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Big technology’s rush to privatize will be a step back for transparency

The rush to escape the tyranny of the shareholder will close the few windows of transparency independent shareholders and analysts have into these firms.


Imagine for a moment that Microsoft is a private company. As a privately held firm, it would not be required to file substantial disclosures with financial regulators like the Securities and Exchange Commission.

These disclosures, such as as the yearly 10-K filing, are intentionally intimate — giving readers a very frank and in-depth look at the company — so investors and analysts will know exactly what’s going on in the company. In light of scandals from the likes of WorldCom and Enron, the level of disclosure required by the SEC is seen as a commitment to high transparency so investors would have the best information possible when making investment decisions.

A company’s filings, such as the quarterly 10-Q or the yearly 10-K, are one of the few places it must be completely truthful, as the corporation’s officers sign off that the information presented is correct and accurate to the best of their knowledge.

One particularly interesting part of the 10-K for company-watchers is the “Risk Assessment” section. Here, the company must disclose to readers what it believes are the biggest threats to the company. There are some recurring themes: terrorism, war, acts of God, economic calamities. But there are also assessments on the company’s operations and sometimes its competitors latest offerings. For example, last summer Microsoft said in its 10-K that the Surface might sour its relationships with OEMs. Sure enough, that happened. Over the years a number of AMD 10-Ks have made reference to its reliance on GlobalFoundries, and the harm that a supply chain interruption might do. Sure enough, that also happened leading to a shortage in 32nm parts and a shortage of chips as a result.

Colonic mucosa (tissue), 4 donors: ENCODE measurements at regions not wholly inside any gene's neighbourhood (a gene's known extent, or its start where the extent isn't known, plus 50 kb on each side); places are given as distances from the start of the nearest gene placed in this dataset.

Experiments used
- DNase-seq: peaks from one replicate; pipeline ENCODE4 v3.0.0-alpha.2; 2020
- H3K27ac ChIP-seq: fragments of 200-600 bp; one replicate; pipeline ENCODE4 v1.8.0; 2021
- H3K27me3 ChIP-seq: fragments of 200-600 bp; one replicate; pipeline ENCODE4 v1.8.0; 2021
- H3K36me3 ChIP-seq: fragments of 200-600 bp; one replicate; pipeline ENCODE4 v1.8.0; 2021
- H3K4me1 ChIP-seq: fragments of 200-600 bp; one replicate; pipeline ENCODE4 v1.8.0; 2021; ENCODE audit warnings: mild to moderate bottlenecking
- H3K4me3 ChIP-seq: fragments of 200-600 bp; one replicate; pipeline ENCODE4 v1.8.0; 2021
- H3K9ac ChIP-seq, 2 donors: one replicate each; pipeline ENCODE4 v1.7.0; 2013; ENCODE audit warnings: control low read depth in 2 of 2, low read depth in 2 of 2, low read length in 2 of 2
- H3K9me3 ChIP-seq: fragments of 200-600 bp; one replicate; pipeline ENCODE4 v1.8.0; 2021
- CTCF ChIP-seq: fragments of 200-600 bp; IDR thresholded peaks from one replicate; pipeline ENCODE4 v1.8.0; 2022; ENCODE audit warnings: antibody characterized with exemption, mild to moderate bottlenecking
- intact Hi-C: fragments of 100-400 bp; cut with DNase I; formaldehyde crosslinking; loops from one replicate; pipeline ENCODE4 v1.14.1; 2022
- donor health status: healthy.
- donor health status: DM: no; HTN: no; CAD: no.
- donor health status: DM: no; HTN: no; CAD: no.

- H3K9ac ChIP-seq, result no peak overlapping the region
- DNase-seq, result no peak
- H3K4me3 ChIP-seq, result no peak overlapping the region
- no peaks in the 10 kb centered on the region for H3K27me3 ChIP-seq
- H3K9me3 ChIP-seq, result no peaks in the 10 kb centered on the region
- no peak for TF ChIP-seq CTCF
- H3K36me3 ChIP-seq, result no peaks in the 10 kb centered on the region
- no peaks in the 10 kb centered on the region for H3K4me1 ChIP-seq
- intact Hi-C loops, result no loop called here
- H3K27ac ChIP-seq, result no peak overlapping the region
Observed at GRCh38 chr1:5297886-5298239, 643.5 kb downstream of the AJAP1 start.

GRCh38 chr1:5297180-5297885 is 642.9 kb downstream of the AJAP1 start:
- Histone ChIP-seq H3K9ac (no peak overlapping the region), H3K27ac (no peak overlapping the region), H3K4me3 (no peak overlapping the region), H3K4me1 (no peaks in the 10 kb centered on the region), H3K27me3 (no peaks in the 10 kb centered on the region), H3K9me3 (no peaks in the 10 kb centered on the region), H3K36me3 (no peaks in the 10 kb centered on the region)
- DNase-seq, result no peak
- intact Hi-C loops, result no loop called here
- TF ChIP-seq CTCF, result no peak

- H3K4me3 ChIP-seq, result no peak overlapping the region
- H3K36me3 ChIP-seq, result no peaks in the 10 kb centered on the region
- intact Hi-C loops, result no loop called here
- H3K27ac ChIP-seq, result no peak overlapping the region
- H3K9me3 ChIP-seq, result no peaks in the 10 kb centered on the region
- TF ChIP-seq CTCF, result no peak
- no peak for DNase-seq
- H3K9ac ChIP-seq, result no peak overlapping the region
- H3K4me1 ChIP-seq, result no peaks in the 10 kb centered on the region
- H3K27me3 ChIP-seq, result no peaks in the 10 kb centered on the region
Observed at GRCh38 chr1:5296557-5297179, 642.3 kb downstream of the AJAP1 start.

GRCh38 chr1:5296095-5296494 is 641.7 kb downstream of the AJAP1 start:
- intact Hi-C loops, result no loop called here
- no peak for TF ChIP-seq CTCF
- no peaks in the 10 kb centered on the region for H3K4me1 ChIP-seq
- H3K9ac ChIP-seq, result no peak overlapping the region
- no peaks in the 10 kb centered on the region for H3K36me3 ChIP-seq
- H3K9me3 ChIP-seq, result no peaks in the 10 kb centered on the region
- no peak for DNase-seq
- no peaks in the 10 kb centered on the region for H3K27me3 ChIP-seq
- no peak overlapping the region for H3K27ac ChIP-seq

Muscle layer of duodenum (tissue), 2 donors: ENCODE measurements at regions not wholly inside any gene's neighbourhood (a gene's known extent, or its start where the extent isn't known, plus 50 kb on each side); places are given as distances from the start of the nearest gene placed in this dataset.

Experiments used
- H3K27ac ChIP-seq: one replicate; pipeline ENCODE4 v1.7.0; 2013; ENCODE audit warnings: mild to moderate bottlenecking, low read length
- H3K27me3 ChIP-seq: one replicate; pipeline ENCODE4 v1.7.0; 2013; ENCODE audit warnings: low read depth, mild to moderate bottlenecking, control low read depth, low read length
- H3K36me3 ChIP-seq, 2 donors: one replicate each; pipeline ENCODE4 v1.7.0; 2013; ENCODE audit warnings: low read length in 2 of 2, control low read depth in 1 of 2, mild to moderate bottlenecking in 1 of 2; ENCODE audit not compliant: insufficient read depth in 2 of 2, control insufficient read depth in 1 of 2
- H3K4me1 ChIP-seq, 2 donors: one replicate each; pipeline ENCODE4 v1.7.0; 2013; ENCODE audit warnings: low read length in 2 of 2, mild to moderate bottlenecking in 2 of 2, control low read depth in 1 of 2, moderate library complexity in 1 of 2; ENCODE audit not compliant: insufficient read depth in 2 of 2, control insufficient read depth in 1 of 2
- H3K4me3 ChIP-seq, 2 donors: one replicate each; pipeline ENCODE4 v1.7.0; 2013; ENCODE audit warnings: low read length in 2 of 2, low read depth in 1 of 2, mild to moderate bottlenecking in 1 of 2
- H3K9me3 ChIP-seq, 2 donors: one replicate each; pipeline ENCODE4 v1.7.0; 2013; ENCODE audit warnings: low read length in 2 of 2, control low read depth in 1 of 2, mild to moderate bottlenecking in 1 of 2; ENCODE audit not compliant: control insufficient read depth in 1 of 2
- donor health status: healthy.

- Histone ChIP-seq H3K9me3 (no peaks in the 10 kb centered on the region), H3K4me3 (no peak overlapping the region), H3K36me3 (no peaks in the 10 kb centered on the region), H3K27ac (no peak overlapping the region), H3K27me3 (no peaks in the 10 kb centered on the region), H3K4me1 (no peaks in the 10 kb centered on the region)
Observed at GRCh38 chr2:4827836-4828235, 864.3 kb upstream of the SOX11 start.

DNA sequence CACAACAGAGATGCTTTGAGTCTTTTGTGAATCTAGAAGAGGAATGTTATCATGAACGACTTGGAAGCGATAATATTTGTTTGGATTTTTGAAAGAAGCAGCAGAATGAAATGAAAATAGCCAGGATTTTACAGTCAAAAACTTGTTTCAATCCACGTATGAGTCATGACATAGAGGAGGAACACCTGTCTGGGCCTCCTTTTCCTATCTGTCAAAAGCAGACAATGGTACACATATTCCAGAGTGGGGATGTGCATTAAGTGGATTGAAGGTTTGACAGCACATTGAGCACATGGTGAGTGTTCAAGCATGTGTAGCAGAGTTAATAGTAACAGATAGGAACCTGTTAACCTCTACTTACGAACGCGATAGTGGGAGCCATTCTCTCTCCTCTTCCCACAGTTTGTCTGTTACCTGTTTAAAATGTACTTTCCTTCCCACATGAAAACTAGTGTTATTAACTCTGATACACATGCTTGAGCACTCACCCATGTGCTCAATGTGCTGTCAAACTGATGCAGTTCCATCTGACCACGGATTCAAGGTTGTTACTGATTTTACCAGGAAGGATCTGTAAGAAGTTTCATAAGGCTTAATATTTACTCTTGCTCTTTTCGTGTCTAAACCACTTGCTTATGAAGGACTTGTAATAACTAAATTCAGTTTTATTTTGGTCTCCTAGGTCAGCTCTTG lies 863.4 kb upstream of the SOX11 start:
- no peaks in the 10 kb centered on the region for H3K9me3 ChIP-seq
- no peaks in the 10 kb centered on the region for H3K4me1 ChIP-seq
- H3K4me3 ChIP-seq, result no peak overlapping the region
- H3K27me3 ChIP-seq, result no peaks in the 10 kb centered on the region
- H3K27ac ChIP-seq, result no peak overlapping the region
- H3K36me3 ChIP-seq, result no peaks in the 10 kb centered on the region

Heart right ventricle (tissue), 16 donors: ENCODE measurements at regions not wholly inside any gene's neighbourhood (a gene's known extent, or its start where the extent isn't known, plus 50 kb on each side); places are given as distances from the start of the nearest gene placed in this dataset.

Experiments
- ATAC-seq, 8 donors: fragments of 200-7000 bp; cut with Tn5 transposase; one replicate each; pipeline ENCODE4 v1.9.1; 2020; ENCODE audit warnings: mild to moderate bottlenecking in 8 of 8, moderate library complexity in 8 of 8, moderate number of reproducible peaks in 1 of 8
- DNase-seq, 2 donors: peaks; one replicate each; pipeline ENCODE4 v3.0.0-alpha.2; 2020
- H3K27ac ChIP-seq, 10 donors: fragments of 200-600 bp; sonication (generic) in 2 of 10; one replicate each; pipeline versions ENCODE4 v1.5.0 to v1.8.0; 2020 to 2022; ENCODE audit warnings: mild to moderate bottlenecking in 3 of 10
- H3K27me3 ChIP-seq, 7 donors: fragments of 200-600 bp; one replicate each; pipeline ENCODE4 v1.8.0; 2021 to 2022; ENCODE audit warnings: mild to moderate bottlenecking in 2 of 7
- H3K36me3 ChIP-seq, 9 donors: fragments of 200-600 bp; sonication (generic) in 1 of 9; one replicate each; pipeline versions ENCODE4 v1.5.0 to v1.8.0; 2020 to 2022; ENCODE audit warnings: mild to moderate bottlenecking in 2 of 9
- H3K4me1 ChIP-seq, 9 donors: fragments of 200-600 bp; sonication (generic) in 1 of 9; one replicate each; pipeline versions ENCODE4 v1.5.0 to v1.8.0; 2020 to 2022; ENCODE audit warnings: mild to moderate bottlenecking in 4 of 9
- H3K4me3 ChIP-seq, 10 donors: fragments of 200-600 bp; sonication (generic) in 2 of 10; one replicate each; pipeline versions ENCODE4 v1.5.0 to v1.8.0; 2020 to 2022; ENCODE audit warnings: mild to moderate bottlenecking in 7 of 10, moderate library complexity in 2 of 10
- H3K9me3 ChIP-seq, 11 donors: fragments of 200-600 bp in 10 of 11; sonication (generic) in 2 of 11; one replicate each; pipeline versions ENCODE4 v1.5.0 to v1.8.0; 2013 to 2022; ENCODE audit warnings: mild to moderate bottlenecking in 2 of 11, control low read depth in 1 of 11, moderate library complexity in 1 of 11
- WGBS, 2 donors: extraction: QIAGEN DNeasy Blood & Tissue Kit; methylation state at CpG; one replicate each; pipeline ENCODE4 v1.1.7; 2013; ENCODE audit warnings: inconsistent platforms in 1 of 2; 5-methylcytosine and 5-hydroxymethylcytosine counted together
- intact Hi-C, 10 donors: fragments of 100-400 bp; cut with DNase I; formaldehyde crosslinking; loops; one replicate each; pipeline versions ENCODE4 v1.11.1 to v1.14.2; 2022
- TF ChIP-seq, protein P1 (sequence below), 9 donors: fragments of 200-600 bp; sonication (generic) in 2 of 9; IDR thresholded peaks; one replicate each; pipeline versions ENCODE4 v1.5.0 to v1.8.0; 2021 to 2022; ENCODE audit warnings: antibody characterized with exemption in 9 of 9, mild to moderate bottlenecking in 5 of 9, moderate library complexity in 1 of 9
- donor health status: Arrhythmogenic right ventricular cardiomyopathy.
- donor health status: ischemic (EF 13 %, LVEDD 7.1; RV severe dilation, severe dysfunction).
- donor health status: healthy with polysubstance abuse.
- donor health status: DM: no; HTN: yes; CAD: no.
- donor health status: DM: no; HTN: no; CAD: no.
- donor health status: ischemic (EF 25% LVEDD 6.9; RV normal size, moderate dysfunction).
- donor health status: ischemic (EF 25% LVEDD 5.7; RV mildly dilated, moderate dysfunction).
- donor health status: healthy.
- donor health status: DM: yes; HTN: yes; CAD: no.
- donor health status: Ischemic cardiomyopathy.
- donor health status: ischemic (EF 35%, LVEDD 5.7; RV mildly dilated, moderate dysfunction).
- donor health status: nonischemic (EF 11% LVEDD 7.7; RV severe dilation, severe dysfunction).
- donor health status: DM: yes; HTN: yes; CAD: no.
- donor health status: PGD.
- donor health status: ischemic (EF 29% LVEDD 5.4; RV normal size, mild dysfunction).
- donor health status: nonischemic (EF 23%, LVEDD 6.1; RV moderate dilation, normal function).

Transparency mandated by regulators allows all of us to see inside the on-goings of the company, and is one tool to assess a company’s health of the validity of its claims. When companies mislead investors and the press with these disclosures, it’s a big deal that leads to lawsuits and fines. Microsoft, as one shareholder of the company alleges, lied on its disclosure about the success of the Surface and is paying the price with a nasty shareholder suit.

Another example: last year the social media giant Hootsuite was given sweet deal by the City of Vancouver on a city building to use as its headquarters. Presumably, Hootsuite had threatened to leave Vancouver to one of its suburbs as it was outgrowing its current nest. As Vancouver’s often navel-gazing media wasn’t asking the hard questions, I sent a number of Freedom of Information requests to City Hall asking for information as well as to the province to see what other perks the company might have been getting.

The province refused to respond to my request, citing the Privacy Act that protected this corporation since it was privately held. Vancouver’s city government got back to me with a 300-page document that presumably outlined the discussions held between city council, planners, and the Mayor’s office on the cost-benefit analysis of giving Hootsuite a deal on the property — except it was nearly entirely redacted. You can read that story about my quest to find out what happened here, on The Georgia Straight’s blog.

The point is, the transparency mandated by regulators is a good thing. Let’s look at the Finnish example: as Futuremark’s president Oliver Baltuch mentioned in an interview with VR-Zone August, the law of Futuremark’s homeland requires that all corporations disclose their books to the government and these books be available for inspection at a government office. Futuremark can easily rebut claims that they take cash from manufacturers for better benchmark scores by saying, “look at our books”.

Understandably some companies want to go private to escape the short sighted and often tyrannical nature of activist shareholders. Dell and Blackberry are both going down this route, and more struggling companies may follow. When these companies go private we will lose one objective window into their inner workings.

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